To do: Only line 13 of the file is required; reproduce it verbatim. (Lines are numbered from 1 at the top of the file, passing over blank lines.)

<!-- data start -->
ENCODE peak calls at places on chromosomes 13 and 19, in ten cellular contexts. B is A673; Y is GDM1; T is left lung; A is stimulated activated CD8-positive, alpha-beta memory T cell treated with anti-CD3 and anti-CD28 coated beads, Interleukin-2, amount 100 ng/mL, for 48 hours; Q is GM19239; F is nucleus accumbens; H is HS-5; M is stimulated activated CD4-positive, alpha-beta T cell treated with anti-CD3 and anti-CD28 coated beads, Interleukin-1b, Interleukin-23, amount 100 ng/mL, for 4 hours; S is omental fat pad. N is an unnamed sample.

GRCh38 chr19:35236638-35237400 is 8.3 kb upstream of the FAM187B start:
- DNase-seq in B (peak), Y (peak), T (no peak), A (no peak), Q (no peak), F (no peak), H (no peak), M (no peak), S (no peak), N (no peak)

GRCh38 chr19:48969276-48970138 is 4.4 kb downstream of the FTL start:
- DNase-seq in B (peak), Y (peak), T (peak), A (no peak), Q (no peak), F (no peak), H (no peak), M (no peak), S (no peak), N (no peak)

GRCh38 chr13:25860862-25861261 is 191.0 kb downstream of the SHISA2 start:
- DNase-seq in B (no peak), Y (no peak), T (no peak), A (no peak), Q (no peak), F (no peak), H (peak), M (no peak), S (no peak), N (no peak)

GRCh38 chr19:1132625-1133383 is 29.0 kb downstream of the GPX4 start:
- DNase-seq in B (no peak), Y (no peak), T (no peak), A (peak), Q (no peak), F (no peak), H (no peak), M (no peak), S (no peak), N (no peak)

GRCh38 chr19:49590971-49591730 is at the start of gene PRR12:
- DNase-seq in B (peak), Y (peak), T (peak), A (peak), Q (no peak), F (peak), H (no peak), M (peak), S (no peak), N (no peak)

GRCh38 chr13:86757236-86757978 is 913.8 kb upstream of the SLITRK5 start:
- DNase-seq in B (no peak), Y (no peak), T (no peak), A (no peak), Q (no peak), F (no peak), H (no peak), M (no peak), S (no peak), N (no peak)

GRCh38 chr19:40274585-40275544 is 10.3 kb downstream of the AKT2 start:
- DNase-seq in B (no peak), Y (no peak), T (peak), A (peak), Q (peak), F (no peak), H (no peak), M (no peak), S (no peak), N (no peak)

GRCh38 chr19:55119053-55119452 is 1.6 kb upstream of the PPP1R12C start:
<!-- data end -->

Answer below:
- DNase-seq in B (no peak), Y (no peak), T (no peak), A (no peak), Q (no peak), F (no peak), H (no peak), M (no peak), S (no peak), N (no peak)